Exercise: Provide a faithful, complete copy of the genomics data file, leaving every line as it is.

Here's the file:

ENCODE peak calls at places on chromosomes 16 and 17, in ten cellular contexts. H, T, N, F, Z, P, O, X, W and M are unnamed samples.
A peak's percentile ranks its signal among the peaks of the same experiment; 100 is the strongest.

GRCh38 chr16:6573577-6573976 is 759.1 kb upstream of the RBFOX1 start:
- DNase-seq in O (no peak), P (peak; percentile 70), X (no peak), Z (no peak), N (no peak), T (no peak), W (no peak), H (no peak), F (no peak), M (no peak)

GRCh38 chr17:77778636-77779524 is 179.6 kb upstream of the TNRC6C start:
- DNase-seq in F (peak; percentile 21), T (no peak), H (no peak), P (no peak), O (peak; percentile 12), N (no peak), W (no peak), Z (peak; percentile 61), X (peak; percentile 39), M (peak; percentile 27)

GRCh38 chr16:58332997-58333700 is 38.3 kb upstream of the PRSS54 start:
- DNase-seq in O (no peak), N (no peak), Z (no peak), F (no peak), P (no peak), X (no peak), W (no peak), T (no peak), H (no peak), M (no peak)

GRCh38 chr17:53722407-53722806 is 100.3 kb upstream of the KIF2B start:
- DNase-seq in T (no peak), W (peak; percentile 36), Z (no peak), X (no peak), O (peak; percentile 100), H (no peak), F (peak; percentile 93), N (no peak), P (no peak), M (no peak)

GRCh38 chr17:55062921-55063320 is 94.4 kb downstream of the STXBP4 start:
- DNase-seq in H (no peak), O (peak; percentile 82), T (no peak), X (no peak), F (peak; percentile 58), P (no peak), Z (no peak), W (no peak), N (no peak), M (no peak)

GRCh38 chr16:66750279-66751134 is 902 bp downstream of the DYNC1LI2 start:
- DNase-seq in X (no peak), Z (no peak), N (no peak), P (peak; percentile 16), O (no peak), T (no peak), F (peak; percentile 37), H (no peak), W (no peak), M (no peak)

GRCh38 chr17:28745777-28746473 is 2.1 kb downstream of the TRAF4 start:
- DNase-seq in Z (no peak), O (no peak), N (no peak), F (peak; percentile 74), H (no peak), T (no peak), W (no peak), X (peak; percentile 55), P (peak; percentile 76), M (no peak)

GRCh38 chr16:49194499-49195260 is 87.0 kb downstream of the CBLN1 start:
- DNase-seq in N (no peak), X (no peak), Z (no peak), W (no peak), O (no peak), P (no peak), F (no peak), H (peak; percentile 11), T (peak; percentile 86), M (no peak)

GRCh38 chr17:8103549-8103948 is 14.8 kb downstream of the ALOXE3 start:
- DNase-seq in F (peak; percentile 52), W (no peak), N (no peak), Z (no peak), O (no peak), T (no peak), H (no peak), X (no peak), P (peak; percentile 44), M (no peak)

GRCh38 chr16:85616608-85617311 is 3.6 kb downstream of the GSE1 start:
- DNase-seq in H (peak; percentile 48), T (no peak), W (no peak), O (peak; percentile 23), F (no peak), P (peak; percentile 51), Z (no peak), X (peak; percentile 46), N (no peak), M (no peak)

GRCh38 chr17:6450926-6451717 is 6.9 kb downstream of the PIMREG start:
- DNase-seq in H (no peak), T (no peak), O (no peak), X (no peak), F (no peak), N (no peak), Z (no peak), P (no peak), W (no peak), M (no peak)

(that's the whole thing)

ENCODE peak calls at places on chromosomes 16 and 17, in ten cellular contexts. H, T, N, F, Z, P, O, X, W and M are unnamed samples.
A peak's percentile ranks its signal among the peaks of the same experiment; 100 is the strongest.

GRCh38 chr16:6573577-6573976 is 759.1 kb upstream of the RBFOX1 start:
- DNase-seq in O (no peak), P (peak; percentile 70), X (no peak), Z (no peak), N (no peak), T (no peak), W (no peak), H (no peak), F (no peak), M (no peak)

GRCh38 chr17:77778636-77779524 is 179.6 kb upstream of the TNRC6C start:
- DNase-seq in F (peak; percentile 21), T (no peak), H (no peak), P (no peak), O (peak; percentile 12), N (no peak), W (no peak), Z (peak; percentile 61), X (peak; percentile 39), M (peak; percentile 27)

GRCh38 chr16:58332997-58333700 is 38.3 kb upstream of the PRSS54 start:
- DNase-seq in O (no peak), N (no peak), Z (no peak), F (no peak), P (no peak), X (no peak), W (no peak), T (no peak), H (no peak), M (no peak)

GRCh38 chr17:53722407-53722806 is 100.3 kb upstream of the KIF2B start:
- DNase-seq in T (no peak), W (peak; percentile 36), Z (no peak), X (no peak), O (peak; percentile 100), H (no peak), F (peak; percentile 93), N (no peak), P (no peak), M (no peak)

GRCh38 chr17:55062921-55063320 is 94.4 kb downstream of the STXBP4 start:
- DNase-seq in H (no peak), O (peak; percentile 82), T (no peak), X (no peak), F (peak; percentile 58), P (no peak), Z (no peak), W (no peak), N (no peak), M (no peak)

GRCh38 chr16:66750279-66751134 is 902 bp downstream of the DYNC1LI2 start:
- DNase-seq in X (no peak), Z (no peak), N (no peak), P (peak; percentile 16), O (no peak), T (no peak), F (peak; percentile 37), H (no peak), W (no peak), M (no peak)

GRCh38 chr17:28745777-28746473 is 2.1 kb downstream of the TRAF4 start:
- DNase-seq in Z (no peak), O (no peak), N (no peak), F (peak; percentile 74), H (no peak), T (no peak), W (no peak), X (peak; percentile 55), P (peak; percentile 76), M (no peak)

GRCh38 chr16:49194499-49195260 is 87.0 kb downstream of the CBLN1 start:
- DNase-seq in N (no peak), X (no peak), Z (no peak), W (no peak), O (no peak), P (no peak), F (no peak), H (peak; percentile 11), T (peak; percentile 86), M (no peak)

GRCh38 chr17:8103549-8103948 is 14.8 kb downstream of the ALOXE3 start:
- DNase-seq in F (peak; percentile 52), W (no peak), N (no peak), Z (no peak), O (no peak), T (no peak), H (no peak), X (no peak), P (peak; percentile 44), M (no peak)

GRCh38 chr16:85616608-85617311 is 3.6 kb downstream of the GSE1 start:
- DNase-seq in H (peak; percentile 48), T (no peak), W (no peak), O (peak; percentile 23), F (no peak), P (peak; percentile 51), Z (no peak), X (peak; percentile 46), N (no peak), M (no peak)

GRCh38 chr17:6450926-6451717 is 6.9 kb downstream of the PIMREG start:
- DNase-seq in H (no peak), T (no peak), O (no peak), X (no peak), F (no peak), N (no peak), Z (no peak), P (no peak), W (no peak), M (no peak)